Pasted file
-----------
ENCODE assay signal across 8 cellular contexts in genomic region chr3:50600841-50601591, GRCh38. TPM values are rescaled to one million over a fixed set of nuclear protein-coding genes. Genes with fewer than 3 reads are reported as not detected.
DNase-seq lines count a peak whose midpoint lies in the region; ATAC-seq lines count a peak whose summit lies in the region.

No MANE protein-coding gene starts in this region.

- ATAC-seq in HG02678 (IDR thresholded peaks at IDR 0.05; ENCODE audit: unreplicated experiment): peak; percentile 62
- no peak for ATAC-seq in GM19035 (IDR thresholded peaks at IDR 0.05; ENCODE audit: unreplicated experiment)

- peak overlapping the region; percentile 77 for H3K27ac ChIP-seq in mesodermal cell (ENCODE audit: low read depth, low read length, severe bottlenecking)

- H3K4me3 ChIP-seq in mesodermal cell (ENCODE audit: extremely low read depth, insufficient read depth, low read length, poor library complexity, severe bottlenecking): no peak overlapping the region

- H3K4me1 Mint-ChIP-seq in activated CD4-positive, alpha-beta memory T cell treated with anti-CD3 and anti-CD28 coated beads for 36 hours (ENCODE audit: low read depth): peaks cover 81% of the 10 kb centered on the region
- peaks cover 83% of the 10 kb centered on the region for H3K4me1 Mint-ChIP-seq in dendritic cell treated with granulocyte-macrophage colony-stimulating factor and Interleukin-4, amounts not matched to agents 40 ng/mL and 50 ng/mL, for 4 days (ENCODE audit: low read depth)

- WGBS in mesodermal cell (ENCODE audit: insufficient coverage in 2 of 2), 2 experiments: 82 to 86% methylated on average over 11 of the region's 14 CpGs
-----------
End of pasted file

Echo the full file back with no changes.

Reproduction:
ENCODE assay signal across 8 cellular contexts in genomic region chr3:50600841-50601591, GRCh38. TPM values are rescaled to one million over a fixed set of nuclear protein-coding genes. Genes with fewer than 3 reads are reported as not detected.
DNase-seq lines count a peak whose midpoint lies in the region; ATAC-seq lines count a peak whose summit lies in the region.

No MANE protein-coding gene starts in this region.

- ATAC-seq in HG02678 (IDR thresholded peaks at IDR 0.05; ENCODE audit: unreplicated experiment): peak; percentile 62
- no peak for ATAC-seq in GM19035 (IDR thresholded peaks at IDR 0.05; ENCODE audit: unreplicated experiment)

- peak overlapping the region; percentile 77 for H3K27ac ChIP-seq in mesodermal cell (ENCODE audit: low read depth, low read length, severe bottlenecking)

- H3K4me3 ChIP-seq in mesodermal cell (ENCODE audit: extremely low read depth, insufficient read depth, low read length, poor library complexity, severe bottlenecking): no peak overlapping the region

- H3K4me1 Mint-ChIP-seq in activated CD4-positive, alpha-beta memory T cell treated with anti-CD3 and anti-CD28 coated beads for 36 hours (ENCODE audit: low read depth): peaks cover 81% of the 10 kb centered on the region
- peaks cover 83% of the 10 kb centered on the region for H3K4me1 Mint-ChIP-seq in dendritic cell treated with granulocyte-macrophage colony-stimulating factor and Interleukin-4, amounts not matched to agents 40 ng/mL and 50 ng/mL, for 4 days (ENCODE audit: low read depth)

- WGBS in mesodermal cell (ENCODE audit: insufficient coverage in 2 of 2), 2 experiments: 82 to 86% methylated on average over 11 of the region's 14 CpGs